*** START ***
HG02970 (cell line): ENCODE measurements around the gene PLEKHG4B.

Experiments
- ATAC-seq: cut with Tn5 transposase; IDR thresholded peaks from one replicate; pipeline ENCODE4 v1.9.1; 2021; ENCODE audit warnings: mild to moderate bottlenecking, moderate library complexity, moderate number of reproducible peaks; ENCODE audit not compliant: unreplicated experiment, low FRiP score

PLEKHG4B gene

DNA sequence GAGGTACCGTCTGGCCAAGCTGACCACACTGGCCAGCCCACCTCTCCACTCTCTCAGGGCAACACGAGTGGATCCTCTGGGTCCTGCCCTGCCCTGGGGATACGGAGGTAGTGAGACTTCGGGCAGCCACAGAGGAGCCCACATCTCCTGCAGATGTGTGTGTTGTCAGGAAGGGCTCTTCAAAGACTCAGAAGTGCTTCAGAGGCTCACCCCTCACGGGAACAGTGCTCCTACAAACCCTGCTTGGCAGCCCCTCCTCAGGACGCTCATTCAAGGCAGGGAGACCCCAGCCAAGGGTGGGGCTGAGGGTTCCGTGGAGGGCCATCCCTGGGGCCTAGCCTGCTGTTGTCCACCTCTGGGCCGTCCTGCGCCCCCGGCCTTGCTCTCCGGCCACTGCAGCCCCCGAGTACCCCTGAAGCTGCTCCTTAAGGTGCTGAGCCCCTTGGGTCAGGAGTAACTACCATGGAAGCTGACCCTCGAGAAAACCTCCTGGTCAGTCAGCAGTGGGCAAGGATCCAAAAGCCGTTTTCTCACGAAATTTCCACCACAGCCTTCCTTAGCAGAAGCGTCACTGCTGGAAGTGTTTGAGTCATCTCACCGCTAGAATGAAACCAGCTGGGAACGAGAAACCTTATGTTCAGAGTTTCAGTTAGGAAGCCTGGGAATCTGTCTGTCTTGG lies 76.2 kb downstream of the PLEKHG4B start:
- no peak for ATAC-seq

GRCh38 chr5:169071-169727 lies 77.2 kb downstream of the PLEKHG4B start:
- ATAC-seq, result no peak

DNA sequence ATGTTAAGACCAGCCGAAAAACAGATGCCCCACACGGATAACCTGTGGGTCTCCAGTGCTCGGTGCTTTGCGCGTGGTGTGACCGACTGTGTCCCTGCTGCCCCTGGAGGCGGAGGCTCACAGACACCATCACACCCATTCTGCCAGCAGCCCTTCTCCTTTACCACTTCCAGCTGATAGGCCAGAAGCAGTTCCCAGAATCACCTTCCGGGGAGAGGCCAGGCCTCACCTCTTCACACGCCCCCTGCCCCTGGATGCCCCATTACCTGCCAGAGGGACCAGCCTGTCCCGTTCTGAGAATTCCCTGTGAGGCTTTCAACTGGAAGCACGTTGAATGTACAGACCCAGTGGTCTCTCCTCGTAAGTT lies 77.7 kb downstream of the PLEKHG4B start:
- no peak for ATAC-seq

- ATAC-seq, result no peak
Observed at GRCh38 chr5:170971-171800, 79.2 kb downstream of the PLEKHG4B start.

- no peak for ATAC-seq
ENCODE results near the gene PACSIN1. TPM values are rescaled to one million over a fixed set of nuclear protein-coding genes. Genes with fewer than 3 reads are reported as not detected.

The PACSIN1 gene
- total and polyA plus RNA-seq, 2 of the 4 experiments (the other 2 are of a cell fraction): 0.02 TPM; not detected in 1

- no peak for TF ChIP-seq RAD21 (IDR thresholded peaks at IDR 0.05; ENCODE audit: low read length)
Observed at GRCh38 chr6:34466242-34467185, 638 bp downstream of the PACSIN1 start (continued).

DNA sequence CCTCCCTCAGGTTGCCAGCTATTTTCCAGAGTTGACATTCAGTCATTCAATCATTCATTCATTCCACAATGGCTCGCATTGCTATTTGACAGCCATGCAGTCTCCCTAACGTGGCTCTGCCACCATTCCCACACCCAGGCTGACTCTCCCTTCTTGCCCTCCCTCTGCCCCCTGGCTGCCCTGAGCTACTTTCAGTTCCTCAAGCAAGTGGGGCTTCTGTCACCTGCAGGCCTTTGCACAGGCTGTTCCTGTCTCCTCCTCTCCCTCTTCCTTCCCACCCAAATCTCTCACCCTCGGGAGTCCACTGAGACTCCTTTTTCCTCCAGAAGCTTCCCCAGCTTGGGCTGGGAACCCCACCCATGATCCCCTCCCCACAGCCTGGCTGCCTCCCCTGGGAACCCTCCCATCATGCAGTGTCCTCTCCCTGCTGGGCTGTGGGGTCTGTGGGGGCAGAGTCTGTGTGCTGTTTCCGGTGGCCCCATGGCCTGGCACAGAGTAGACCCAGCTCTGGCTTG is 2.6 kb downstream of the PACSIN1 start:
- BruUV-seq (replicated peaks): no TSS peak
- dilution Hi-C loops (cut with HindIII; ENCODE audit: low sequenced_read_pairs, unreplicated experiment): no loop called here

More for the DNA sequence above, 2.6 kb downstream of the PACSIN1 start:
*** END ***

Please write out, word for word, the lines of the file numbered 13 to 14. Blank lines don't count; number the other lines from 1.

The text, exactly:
- no peak for ATAC-seq
ENCODE results near the gene PACSIN1. TPM values are rescaled to one million over a fixed set of nuclear protein-coding genes. Genes with fewer than 3 reads are reported as not detected.